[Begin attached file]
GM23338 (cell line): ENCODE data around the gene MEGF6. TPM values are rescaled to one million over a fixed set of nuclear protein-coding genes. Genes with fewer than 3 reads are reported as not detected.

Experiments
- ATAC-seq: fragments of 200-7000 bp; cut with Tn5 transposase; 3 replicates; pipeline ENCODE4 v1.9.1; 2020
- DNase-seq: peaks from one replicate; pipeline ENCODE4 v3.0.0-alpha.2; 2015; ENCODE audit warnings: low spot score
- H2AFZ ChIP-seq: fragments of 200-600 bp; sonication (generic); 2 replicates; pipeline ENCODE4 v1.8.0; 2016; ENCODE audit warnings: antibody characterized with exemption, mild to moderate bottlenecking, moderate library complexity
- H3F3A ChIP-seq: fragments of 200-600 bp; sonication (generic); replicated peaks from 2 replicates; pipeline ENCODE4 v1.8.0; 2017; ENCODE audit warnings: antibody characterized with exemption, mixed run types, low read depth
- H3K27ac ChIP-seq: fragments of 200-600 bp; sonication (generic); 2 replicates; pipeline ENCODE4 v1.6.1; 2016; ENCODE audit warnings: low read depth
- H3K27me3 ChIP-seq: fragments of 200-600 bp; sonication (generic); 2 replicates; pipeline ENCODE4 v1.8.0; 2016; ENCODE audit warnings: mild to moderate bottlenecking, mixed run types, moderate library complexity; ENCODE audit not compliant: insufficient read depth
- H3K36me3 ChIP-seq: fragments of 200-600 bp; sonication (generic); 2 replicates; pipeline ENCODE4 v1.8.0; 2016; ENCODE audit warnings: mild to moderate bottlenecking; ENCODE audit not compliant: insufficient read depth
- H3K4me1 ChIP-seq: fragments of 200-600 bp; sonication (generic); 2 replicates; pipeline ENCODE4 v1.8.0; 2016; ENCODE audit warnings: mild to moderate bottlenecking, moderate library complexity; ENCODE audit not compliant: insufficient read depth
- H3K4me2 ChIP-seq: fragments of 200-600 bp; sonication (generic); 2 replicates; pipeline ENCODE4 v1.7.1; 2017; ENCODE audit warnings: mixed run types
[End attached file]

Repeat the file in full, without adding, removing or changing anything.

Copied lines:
GM23338 (cell line): ENCODE data around the gene MEGF6. TPM values are rescaled to one million over a fixed set of nuclear protein-coding genes. Genes with fewer than 3 reads are reported as not detected.

Experiments
- ATAC-seq: fragments of 200-7000 bp; cut with Tn5 transposase; 3 replicates; pipeline ENCODE4 v1.9.1; 2020
- DNase-seq: peaks from one replicate; pipeline ENCODE4 v3.0.0-alpha.2; 2015; ENCODE audit warnings: low spot score
- H2AFZ ChIP-seq: fragments of 200-600 bp; sonication (generic); 2 replicates; pipeline ENCODE4 v1.8.0; 2016; ENCODE audit warnings: antibody characterized with exemption, mild to moderate bottlenecking, moderate library complexity
- H3F3A ChIP-seq: fragments of 200-600 bp; sonication (generic); replicated peaks from 2 replicates; pipeline ENCODE4 v1.8.0; 2017; ENCODE audit warnings: antibody characterized with exemption, mixed run types, low read depth
- H3K27ac ChIP-seq: fragments of 200-600 bp; sonication (generic); 2 replicates; pipeline ENCODE4 v1.6.1; 2016; ENCODE audit warnings: low read depth
- H3K27me3 ChIP-seq: fragments of 200-600 bp; sonication (generic); 2 replicates; pipeline ENCODE4 v1.8.0; 2016; ENCODE audit warnings: mild to moderate bottlenecking, mixed run types, moderate library complexity; ENCODE audit not compliant: insufficient read depth
- H3K36me3 ChIP-seq: fragments of 200-600 bp; sonication (generic); 2 replicates; pipeline ENCODE4 v1.8.0; 2016; ENCODE audit warnings: mild to moderate bottlenecking; ENCODE audit not compliant: insufficient read depth
- H3K4me1 ChIP-seq: fragments of 200-600 bp; sonication (generic); 2 replicates; pipeline ENCODE4 v1.8.0; 2016; ENCODE audit warnings: mild to moderate bottlenecking, moderate library complexity; ENCODE audit not compliant: insufficient read depth
- H3K4me2 ChIP-seq: fragments of 200-600 bp; sonication (generic); 2 replicates; pipeline ENCODE4 v1.7.1; 2017; ENCODE audit warnings: mixed run types